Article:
IT Czar not Congress' Chief Priority

WASHINGTON (05/31/2000) - The idea of naming a federal information technology "czar" appears to be gaining support in the House and Senate, even as the time left before Congress adjourns almost certainly precludes a czar being crowned by the Clinton administration.

Rep. James Turner (Democrat-Texas) is "working on" legislation that would create a federal IT chief, a spokesman said. And Senator Joseph Lieberman (Democrat-Connecticut.) has said he hopes to introduce similar legislation this year. "If we hustle, we can introduce it in the fall," a staff member said.

But introduction is as far as the process is expected to go.

"Nobody thinks it has any chance of being passed this year," a senior administration technology official said.

Members of Congress have presidential nominating conventions to distract them this summer and re-election campaigns to shorten their session in the fall.

Creating a new senior-level post for an administration that is packing up is not high on any lawmaker's priority list.

And not everyone is convinced that a czar is the answer to the government's lackluster performance in IT.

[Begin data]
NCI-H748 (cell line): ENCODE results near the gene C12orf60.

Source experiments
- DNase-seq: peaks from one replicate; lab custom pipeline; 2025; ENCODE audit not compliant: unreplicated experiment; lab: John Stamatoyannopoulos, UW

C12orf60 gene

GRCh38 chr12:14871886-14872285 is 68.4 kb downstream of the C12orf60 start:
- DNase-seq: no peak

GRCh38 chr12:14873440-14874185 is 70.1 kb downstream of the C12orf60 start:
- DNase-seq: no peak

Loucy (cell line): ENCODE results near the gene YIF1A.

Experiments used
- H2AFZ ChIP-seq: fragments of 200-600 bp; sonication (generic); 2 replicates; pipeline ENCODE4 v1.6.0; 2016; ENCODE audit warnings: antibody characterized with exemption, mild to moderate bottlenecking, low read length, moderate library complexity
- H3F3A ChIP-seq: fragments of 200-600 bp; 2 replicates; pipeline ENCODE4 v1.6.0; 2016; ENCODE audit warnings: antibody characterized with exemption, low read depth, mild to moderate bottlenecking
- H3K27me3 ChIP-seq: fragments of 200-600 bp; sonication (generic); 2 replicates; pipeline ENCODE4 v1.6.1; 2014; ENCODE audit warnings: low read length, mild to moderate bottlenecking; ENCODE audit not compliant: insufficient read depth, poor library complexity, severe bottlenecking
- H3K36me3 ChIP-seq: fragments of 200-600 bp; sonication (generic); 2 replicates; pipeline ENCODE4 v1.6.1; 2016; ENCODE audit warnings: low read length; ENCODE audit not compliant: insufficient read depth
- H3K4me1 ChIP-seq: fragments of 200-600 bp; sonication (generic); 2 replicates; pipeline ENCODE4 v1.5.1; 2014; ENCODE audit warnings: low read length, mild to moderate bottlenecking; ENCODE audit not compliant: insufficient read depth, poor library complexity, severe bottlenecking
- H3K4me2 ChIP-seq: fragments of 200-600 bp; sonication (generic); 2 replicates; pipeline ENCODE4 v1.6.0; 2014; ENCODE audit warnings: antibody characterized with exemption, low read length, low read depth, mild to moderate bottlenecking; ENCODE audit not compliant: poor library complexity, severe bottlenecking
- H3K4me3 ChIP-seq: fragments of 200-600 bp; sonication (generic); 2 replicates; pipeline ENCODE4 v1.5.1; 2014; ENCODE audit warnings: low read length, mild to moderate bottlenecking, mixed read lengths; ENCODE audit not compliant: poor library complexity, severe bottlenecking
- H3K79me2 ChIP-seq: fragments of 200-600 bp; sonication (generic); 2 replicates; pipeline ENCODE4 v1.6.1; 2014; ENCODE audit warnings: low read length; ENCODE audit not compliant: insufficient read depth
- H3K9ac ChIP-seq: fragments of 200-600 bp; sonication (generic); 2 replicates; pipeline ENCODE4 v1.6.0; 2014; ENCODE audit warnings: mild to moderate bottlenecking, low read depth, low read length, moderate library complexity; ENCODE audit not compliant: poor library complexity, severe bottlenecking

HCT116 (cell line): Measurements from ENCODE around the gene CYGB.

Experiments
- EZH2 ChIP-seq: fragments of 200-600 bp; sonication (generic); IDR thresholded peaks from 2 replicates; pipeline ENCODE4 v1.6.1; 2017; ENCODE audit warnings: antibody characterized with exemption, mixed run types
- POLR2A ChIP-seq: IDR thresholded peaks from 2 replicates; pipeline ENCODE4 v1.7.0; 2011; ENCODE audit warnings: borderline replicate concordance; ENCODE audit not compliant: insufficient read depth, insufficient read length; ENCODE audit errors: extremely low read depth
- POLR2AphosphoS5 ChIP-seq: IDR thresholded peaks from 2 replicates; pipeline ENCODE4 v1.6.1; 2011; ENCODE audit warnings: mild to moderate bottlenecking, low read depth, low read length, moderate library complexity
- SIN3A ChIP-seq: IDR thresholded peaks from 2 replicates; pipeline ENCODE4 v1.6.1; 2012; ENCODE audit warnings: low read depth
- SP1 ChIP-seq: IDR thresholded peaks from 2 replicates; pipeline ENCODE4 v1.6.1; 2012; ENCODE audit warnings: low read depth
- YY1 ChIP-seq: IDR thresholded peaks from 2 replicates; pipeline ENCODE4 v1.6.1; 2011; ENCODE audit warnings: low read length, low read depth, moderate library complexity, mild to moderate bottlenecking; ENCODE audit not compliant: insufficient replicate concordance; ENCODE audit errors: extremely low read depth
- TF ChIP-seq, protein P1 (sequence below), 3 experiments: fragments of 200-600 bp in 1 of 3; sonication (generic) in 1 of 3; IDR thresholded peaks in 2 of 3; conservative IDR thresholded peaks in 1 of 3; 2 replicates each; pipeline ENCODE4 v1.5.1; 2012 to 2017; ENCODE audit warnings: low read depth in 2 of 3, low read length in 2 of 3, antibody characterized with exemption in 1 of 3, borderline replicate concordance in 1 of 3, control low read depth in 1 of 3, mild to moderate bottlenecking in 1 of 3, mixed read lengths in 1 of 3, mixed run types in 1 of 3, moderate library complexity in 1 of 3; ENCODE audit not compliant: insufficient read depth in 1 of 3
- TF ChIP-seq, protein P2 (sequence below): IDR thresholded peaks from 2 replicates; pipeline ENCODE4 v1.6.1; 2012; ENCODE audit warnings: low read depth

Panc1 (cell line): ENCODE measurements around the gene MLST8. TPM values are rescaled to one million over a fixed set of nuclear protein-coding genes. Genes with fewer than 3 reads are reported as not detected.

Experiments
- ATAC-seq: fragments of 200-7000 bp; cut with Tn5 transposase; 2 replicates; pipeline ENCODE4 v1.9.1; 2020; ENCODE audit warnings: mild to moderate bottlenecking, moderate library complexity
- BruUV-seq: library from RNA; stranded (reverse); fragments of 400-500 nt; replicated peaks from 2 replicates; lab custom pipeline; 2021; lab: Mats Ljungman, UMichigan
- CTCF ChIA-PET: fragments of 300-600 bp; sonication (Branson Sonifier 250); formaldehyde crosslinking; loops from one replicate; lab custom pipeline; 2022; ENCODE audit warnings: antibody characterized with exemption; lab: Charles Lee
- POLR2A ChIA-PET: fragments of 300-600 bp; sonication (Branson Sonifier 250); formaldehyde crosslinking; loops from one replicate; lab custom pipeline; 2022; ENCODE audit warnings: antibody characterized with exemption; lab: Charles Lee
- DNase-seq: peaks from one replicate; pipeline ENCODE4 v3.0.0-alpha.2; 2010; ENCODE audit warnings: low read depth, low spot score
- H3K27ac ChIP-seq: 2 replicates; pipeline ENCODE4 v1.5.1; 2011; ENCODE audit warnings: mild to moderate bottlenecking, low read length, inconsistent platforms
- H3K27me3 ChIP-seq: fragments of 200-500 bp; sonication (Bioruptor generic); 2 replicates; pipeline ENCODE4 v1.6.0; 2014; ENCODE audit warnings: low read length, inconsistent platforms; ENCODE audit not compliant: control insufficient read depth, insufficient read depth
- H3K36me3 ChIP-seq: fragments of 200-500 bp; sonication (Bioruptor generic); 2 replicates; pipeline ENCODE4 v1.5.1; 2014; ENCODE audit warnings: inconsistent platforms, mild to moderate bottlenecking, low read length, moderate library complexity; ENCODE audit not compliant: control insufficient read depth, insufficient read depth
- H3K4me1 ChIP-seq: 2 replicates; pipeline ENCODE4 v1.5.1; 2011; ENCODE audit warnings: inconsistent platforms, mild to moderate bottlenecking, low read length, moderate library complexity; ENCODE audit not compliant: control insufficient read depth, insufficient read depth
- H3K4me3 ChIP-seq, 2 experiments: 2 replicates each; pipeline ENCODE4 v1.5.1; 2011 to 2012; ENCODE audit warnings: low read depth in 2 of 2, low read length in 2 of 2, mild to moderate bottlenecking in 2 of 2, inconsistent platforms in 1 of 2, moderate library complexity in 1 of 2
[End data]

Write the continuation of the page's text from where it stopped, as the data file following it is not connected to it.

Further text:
"Just assuming that a federal CIO is the answer is the easy way out," said Joiwind Williams, director of the Technology Leadership Consortium. Other possibilities should be explored, including strengthening the CIO Council, which is made up of agency chief information officers; giving agency CIOs more budget authority; and possibly elevating agency CIOs to the deputy secretary level, she said.

But a czar has appeal for many who watch as the federal government spends about $50 billion a year on IT yet continues to lag substantially behind the commercial sector and some states.

Senate Governmental Affairs Committee staffers envision an IT czar with a grand vision for electronic government, one staff member said. "A czar could bring the kind of attention and focus to an issue that really needs focus."

And, the senior administration technology official said a bit wistfully, "It would be a plum job for someone in new administration."

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